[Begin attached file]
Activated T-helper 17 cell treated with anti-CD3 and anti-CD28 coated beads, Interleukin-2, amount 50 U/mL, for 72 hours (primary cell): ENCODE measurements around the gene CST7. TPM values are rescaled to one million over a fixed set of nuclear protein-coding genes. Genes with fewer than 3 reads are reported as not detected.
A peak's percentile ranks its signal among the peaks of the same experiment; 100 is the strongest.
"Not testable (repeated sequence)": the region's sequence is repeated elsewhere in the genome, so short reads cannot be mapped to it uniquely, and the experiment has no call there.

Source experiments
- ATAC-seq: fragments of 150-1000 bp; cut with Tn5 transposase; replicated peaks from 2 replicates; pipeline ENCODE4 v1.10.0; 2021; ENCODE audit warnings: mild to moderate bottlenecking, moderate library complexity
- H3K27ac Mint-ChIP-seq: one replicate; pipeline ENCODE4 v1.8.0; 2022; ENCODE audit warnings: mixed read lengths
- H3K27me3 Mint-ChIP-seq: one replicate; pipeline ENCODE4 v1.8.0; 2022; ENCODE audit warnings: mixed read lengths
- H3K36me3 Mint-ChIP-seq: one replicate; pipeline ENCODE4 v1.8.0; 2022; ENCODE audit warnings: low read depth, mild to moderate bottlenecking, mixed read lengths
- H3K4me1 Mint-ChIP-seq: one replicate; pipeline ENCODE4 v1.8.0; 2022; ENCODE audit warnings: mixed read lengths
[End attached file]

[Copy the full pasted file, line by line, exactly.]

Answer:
Activated T-helper 17 cell treated with anti-CD3 and anti-CD28 coated beads, Interleukin-2, amount 50 U/mL, for 72 hours (primary cell): ENCODE measurements around the gene CST7. TPM values are rescaled to one million over a fixed set of nuclear protein-coding genes. Genes with fewer than 3 reads are reported as not detected.
A peak's percentile ranks its signal among the peaks of the same experiment; 100 is the strongest.
"Not testable (repeated sequence)": the region's sequence is repeated elsewhere in the genome, so short reads cannot be mapped to it uniquely, and the experiment has no call there.

Source experiments
- ATAC-seq: fragments of 150-1000 bp; cut with Tn5 transposase; replicated peaks from 2 replicates; pipeline ENCODE4 v1.10.0; 2021; ENCODE audit warnings: mild to moderate bottlenecking, moderate library complexity
- H3K27ac Mint-ChIP-seq: one replicate; pipeline ENCODE4 v1.8.0; 2022; ENCODE audit warnings: mixed read lengths
- H3K27me3 Mint-ChIP-seq: one replicate; pipeline ENCODE4 v1.8.0; 2022; ENCODE audit warnings: mixed read lengths
- H3K36me3 Mint-ChIP-seq: one replicate; pipeline ENCODE4 v1.8.0; 2022; ENCODE audit warnings: low read depth, mild to moderate bottlenecking, mixed read lengths
- H3K4me1 Mint-ChIP-seq: one replicate; pipeline ENCODE4 v1.8.0; 2022; ENCODE audit warnings: mixed read lengths